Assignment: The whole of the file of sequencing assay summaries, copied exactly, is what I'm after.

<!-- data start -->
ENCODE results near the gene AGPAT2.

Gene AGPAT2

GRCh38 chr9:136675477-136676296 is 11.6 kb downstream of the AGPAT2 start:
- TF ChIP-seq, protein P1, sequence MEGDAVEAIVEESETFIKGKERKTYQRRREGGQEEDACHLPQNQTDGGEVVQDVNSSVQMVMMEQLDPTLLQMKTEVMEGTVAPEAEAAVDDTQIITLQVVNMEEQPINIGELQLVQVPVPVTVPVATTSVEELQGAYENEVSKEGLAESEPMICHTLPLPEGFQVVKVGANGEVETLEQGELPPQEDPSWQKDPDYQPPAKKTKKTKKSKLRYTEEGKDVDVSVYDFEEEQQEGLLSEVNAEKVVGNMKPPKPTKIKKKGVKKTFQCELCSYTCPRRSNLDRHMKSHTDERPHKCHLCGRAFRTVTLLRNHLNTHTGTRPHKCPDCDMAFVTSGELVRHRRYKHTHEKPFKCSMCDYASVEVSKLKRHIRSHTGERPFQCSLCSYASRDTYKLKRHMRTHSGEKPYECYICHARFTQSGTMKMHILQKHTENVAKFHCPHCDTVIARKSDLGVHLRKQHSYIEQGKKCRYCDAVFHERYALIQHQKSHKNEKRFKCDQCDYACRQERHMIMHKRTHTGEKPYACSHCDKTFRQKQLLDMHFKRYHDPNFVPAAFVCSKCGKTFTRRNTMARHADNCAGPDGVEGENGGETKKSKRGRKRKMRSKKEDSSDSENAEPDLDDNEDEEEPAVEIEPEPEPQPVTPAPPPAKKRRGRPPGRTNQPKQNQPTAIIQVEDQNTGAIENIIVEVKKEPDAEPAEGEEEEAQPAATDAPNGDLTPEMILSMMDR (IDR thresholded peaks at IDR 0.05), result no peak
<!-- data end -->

ENCODE results near the gene AGPAT2.

Gene AGPAT2

GRCh38 chr9:136675477-136676296 is 11.6 kb downstream of the AGPAT2 start:
- TF ChIP-seq, protein P1, sequence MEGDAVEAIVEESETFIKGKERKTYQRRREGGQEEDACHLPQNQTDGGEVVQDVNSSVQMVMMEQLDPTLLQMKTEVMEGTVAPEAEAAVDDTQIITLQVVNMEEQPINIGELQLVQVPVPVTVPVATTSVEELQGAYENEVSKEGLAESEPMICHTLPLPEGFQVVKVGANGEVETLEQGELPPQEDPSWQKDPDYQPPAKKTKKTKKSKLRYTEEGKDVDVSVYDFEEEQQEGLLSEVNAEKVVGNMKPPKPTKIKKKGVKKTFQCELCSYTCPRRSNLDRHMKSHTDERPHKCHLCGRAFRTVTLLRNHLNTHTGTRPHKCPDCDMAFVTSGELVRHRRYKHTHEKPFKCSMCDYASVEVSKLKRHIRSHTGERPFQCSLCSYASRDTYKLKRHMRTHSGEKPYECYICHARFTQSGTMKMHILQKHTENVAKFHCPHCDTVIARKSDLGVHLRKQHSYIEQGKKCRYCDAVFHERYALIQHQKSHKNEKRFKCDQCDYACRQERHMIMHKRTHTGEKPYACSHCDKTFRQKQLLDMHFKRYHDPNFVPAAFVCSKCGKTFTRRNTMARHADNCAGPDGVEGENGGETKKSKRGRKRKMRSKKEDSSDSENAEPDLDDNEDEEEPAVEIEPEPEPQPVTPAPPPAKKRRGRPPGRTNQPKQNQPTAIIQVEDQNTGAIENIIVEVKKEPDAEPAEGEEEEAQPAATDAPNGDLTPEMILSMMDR (IDR thresholded peaks at IDR 0.05), result no peak